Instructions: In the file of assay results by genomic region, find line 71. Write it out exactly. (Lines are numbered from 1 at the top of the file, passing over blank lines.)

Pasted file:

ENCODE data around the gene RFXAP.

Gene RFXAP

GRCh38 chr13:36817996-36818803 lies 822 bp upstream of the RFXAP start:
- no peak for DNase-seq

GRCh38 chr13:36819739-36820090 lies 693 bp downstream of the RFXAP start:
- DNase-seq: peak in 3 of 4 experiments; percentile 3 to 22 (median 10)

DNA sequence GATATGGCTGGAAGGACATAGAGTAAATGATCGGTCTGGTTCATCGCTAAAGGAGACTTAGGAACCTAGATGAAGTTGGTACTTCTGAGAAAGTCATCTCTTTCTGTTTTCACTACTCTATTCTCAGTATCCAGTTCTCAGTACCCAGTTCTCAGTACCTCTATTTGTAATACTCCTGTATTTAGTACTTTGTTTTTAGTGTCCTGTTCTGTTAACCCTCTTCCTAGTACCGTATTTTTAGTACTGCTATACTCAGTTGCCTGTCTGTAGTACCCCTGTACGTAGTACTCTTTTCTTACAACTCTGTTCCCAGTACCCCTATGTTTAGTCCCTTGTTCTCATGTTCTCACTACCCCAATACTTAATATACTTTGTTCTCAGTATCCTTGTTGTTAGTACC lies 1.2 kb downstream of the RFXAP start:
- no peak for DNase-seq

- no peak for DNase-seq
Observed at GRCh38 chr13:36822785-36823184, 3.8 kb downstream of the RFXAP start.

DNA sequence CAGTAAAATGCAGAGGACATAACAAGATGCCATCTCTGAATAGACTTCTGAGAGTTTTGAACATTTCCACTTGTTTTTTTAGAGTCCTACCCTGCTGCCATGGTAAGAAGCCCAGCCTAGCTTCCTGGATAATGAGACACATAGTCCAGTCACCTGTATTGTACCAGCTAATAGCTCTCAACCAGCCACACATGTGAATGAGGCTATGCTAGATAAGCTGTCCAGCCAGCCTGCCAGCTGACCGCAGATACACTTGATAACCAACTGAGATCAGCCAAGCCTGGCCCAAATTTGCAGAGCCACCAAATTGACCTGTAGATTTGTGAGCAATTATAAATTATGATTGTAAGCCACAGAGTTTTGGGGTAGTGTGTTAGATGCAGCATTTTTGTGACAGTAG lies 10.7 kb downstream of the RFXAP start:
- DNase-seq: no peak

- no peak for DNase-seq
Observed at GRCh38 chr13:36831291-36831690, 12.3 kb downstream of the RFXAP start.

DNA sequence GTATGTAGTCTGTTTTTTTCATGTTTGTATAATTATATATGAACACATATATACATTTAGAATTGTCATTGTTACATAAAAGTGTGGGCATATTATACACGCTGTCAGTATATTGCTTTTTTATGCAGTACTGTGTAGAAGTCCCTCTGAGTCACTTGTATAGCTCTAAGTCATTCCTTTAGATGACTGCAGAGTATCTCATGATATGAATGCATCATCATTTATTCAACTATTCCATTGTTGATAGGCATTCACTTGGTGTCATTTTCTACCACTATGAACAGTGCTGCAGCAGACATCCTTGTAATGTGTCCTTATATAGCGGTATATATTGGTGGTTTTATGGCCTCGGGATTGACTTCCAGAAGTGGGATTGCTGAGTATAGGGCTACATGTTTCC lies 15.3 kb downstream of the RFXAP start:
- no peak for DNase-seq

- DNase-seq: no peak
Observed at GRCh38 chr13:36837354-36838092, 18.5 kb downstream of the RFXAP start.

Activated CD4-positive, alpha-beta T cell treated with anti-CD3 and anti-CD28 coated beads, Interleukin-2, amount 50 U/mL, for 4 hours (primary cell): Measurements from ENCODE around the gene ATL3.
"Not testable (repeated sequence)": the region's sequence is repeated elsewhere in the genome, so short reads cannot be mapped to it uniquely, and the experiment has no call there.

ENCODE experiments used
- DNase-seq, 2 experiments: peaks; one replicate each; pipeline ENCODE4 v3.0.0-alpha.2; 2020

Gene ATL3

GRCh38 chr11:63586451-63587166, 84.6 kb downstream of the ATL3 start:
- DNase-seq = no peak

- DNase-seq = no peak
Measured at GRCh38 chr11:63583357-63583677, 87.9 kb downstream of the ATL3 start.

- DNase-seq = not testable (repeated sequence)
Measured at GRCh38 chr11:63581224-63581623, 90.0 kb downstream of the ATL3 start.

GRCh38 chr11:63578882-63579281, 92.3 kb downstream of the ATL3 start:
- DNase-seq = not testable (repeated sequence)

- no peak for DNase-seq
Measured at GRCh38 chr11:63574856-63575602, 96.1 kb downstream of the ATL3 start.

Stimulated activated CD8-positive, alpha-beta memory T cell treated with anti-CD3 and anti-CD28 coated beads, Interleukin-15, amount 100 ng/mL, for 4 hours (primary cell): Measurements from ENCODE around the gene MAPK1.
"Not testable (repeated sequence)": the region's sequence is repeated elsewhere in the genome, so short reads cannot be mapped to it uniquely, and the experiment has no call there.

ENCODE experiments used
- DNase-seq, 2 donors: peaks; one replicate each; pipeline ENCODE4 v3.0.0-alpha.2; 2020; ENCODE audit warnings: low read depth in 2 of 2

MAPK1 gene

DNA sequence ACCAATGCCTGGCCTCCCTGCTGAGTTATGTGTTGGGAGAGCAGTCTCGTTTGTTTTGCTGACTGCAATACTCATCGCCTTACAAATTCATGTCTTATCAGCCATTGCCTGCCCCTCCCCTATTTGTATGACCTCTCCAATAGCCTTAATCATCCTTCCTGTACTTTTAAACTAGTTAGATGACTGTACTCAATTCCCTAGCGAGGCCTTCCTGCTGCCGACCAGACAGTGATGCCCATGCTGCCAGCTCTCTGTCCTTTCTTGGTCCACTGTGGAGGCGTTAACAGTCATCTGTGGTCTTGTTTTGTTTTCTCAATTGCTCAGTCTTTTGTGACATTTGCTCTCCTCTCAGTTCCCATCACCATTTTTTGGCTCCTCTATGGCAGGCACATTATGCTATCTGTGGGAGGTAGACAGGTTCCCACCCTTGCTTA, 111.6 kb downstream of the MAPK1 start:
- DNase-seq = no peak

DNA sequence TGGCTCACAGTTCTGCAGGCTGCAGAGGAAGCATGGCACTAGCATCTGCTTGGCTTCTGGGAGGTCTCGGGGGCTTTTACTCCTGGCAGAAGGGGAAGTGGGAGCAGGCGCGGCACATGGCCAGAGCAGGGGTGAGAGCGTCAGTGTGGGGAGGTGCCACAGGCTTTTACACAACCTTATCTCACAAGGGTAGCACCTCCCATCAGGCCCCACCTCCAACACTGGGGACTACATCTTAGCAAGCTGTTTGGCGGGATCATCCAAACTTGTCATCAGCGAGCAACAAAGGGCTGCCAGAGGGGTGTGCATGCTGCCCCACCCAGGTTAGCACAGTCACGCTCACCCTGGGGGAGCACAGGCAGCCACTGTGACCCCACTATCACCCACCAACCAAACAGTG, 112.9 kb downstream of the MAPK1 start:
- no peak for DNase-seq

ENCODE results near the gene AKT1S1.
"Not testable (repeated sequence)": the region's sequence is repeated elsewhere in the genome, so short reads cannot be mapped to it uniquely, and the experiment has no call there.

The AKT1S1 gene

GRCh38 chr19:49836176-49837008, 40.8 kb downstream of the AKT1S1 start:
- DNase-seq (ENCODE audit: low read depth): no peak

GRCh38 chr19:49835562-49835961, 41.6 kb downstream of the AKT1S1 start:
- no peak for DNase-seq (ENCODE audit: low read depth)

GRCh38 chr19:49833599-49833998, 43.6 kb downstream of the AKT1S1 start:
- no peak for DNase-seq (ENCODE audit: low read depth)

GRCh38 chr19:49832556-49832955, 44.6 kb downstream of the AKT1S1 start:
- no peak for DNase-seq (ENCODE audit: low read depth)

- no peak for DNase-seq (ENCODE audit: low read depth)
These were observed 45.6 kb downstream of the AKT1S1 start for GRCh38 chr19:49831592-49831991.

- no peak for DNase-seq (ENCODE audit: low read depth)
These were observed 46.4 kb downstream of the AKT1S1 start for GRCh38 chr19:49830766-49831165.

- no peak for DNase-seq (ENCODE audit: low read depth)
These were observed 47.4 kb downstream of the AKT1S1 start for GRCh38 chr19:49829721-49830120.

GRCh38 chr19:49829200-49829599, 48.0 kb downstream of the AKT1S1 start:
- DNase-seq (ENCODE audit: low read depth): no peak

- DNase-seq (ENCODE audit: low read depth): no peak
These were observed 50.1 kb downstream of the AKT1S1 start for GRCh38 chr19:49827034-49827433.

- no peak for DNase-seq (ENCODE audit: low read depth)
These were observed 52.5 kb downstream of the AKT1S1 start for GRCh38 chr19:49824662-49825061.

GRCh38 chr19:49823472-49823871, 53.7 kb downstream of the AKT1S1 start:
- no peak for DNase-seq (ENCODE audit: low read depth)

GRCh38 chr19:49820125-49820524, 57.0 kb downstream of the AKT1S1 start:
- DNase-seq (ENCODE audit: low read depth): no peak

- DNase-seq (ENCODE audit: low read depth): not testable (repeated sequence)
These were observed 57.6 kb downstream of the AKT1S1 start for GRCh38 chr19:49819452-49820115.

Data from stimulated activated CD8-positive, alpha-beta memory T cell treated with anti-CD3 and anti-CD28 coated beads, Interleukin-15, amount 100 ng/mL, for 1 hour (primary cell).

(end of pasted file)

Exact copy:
These were observed 57.6 kb downstream of the AKT1S1 start for GRCh38 chr19:49819452-49820115.